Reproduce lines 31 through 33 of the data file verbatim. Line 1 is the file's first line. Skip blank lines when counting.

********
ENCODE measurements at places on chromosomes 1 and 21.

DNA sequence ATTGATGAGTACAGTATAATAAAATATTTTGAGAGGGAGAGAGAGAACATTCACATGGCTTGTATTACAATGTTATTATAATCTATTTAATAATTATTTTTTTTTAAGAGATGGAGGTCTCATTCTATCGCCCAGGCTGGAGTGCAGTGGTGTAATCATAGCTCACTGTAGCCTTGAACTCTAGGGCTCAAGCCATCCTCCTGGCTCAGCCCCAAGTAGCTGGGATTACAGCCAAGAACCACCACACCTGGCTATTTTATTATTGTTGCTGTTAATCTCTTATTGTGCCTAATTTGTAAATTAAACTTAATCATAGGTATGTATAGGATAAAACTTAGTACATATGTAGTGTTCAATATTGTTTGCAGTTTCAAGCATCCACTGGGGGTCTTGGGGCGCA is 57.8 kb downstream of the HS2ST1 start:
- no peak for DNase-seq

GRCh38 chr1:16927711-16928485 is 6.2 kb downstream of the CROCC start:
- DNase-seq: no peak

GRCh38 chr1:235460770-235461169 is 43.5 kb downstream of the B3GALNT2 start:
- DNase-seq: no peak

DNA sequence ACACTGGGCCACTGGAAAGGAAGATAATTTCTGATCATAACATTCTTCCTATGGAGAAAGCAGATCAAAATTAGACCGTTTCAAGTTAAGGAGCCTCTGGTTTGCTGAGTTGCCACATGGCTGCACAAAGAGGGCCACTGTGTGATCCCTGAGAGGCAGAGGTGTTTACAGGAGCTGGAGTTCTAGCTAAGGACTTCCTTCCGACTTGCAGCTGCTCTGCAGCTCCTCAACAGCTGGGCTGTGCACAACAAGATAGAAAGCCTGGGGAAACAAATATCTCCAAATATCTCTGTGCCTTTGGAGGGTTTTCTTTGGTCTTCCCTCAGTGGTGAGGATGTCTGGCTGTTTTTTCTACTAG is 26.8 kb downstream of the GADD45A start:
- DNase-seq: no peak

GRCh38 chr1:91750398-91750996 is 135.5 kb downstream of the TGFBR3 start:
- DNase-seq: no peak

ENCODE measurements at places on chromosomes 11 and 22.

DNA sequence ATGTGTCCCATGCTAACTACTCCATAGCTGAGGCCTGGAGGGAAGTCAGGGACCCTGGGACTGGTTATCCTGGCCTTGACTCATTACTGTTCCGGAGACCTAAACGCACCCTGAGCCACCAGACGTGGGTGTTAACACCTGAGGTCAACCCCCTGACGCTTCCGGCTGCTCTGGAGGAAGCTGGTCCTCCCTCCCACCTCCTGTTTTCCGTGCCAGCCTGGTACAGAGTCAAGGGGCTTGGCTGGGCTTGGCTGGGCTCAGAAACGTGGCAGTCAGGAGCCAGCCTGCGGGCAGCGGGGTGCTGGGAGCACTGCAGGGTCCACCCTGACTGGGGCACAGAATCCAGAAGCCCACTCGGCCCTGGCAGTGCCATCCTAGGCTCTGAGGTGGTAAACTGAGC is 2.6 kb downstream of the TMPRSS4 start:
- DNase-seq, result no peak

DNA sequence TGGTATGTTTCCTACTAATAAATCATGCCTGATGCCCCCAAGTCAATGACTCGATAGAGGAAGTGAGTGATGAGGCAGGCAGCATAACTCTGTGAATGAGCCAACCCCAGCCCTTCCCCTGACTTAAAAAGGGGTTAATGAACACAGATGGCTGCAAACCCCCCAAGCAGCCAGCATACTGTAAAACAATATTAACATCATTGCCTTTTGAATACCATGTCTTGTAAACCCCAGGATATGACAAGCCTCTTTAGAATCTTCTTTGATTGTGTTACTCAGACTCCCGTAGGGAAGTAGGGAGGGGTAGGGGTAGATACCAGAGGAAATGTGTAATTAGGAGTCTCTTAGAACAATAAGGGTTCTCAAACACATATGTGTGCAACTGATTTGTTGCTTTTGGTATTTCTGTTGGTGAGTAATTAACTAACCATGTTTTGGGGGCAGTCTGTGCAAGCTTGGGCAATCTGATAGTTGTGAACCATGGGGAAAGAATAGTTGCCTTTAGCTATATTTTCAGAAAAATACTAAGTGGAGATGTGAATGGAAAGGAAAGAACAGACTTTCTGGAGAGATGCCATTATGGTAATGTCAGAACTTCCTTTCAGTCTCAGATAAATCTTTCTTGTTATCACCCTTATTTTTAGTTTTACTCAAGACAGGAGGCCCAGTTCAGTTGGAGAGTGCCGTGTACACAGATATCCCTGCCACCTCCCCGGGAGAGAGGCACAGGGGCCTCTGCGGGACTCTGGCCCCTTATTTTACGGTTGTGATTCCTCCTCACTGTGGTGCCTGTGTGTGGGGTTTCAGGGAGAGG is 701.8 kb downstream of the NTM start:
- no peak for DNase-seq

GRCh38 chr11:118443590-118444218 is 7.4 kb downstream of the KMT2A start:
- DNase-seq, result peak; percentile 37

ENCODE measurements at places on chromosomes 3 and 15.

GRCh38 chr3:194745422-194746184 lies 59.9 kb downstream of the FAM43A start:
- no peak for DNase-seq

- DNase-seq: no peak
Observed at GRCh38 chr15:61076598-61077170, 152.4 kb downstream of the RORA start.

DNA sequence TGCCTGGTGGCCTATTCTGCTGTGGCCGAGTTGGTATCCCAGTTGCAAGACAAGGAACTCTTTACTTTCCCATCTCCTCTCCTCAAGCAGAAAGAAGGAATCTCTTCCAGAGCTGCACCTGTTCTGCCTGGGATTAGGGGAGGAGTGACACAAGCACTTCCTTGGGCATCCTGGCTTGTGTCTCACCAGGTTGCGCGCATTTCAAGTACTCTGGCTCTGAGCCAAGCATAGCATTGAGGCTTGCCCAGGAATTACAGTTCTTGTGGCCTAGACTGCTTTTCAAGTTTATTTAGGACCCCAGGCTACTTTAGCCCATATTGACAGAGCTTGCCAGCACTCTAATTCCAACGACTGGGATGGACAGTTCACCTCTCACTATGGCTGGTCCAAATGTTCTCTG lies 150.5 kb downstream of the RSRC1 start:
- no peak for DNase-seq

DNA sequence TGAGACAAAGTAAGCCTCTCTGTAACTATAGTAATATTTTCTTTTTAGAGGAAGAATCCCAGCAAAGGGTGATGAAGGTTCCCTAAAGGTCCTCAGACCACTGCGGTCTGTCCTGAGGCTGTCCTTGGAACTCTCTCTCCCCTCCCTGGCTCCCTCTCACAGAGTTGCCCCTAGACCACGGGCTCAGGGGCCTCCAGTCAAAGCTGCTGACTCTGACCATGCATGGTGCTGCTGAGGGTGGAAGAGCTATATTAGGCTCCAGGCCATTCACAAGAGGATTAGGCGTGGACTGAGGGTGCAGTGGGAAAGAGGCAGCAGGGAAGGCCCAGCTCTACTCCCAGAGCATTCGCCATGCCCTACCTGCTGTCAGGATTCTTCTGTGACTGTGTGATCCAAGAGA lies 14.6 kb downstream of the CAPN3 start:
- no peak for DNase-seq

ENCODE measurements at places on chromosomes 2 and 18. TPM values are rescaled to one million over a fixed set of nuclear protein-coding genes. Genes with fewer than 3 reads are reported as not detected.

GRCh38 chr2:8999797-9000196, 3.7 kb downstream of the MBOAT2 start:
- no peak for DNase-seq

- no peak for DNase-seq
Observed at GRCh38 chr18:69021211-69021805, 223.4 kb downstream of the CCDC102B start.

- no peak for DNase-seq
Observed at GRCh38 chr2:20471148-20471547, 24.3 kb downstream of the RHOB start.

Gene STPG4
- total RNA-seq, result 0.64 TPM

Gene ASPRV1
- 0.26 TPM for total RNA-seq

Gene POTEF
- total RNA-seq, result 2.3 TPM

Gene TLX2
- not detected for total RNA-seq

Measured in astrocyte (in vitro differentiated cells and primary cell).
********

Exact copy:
- no peak for DNase-seq
Observed at GRCh38 chr18:69021211-69021805, 223.4 kb downstream of the CCDC102B start.

- no peak for DNase-seq